an accountant's perspective


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Your Business is Your Baby

Babies keep you up all night, they demand all of your time and energy. They are costly and the responsibility of keeping them safe and giving them a nurturing upbringing is sometimes overwhelming.

But they are also immensely rewarding and nothing can put a smile on your face quite like a happy and content giggling baby that you helped create and raise.

These emotions and sacrifices may well sound familiar.

When you decided to start your business you practically gave birth to a baby. No really…you did!

Building your business is a huge commitment and at times it will take every ounce of strength, energy and sanity that you have available. People will not understand the sacrifices you make to keep your business on track because unless you have your own baby you do not understand what other parents are going through.

The sooner you admit what your business means to you the easier it will be to communicate that to others. It is not just a source of income or the product of you pursuing your passion. It is a combination of those things which makes it incredibly important to you.

If you asked yourself what you wanted most from your life as a teenager, you are not going to say a reliable partner and two healthy and happy children. You might – but it is unlikely. You are more likely to answer: to be living the dream – have money and be doing something I love. You want to reach your potential, make your mark on the world and earn a living while doing those things.

No matter the sex, ethnicity, or culture of your baby they all need the same:
  • Understanding/ Communication
  • Protection
  • Feeding
  • Clothing
  • Nappy Changing
  • Love and Nurturing
  • Introducing to the world around them

No matter the type, industry, or location of your business they all need the same:IT/Business Plan/Forecasts/Communications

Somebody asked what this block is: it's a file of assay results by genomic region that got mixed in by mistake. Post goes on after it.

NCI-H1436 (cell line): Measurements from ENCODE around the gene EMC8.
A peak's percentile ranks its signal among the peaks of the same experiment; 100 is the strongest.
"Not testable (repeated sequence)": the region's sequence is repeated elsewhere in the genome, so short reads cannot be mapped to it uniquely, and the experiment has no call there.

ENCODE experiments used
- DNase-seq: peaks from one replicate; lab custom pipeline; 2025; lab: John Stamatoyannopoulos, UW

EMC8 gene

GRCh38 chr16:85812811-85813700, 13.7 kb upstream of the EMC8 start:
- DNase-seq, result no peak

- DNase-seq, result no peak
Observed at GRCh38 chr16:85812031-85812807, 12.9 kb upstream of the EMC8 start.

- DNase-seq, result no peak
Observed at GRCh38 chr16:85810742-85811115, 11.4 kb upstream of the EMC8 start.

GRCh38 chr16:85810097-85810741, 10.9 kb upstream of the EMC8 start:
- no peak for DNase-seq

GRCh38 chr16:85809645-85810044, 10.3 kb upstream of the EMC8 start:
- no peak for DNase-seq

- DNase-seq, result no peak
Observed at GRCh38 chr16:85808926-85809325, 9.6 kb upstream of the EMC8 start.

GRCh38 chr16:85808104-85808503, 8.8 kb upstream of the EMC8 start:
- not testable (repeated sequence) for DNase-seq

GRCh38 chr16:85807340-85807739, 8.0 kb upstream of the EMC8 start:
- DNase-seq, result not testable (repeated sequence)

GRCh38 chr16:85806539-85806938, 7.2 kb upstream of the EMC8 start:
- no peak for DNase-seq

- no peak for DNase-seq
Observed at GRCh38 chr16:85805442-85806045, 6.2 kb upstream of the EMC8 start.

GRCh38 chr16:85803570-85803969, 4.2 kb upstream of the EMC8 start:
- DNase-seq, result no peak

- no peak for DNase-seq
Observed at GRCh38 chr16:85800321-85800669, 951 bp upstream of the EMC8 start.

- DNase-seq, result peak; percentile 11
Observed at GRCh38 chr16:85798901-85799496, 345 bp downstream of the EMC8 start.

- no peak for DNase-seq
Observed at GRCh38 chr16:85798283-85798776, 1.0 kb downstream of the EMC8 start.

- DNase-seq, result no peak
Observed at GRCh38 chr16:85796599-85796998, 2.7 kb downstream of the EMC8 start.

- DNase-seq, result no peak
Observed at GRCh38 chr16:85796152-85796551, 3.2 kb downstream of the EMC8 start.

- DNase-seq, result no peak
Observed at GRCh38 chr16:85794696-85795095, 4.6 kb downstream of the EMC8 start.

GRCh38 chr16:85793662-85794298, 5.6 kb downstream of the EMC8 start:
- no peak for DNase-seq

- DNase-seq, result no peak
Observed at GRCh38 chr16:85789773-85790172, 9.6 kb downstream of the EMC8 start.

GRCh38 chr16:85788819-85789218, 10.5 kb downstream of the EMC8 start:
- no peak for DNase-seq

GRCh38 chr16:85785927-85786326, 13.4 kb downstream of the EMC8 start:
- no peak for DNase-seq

• Business Insurance/Health & Safety/Security
  • Credit/Sales
  • Branding
  • Debit/Supply
  • Team Building/Advice/Support
  • Marketing/PR/Networking

Babies inevitably grow.

You created your business and that makes it an extension of you. You want it to have your values – your drive – and
be made in your image. That is a natural desire as a parent.

In the beginning and to some extent throughout that journey your ambition is simply to survive. But, crafting your voice, building your story and standing for something (whatever that might be) can have a huge impact on your chances of survival.

Your business has a solid place within your heart. As soppy as that sounds it’s true. You cannot prevent the connection from forming because you have put your whole world into it and potentially jeopardised a lot of family and leisure time
to pull it off.

Sculpting your business in your own image works to a point, and it is imperative to ensure the ethos of your
company captures your core values. But, as the business grows there will be lots of other influences that will mold
and shape it for the better.

A company created entirely in ones own image has been suffocated. Whereas one that has grown through a multitude of experiences, mistakes, and leaps of faith is more able to adapt and evolve to suit the changing times and landscapes around it.

How will you parent your baby? These are some of the things our Director, Belinda Darley has learnt along the way which you may relate to:

1 2 3 4 5 6

Baby business workshops will be coming to the local area in the coming months – to discuss your business problems, get support and advice from business veterans and have the chance to network with like-minded individuals – watch this space…


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Auto-enrolment and the 2015 General Election

This is a big year for accountancy and business. There are plenty of factors that will effect out political and economical climate. We are covering two of the big issues being debated daily at the moment and those are auto-enrolment and of course the General Election in May.

Workplace Pensions Automatic Enrolment: What you need to know

As a business owner, by employing even just a single individual you may be obligated to provide a workplace pension for that member of staff. The new pension automatic enrolment scheme is gathering momentum as more are expected to comply, eventually it will be normal practice. The effect of non-compliance could lead to hefty fines and even in some extremes jail time. An automatic enrolment simply means that the staff members who meet the criteria as defined in legislation will be automatically allocated a pension. That does not mean that the employer does not have to action that scheme and have a provider and planned process in place.

Not all businesses are required to do this at the same time so you need to find when your staging date will be. Ideally, you will start the process sooner rather than later since it is inevitable, it would make sense to be prepared. You will need to seek advice and decide on the best pension scheme for your employees and your business moving forward. There are different options so there are choices to be made.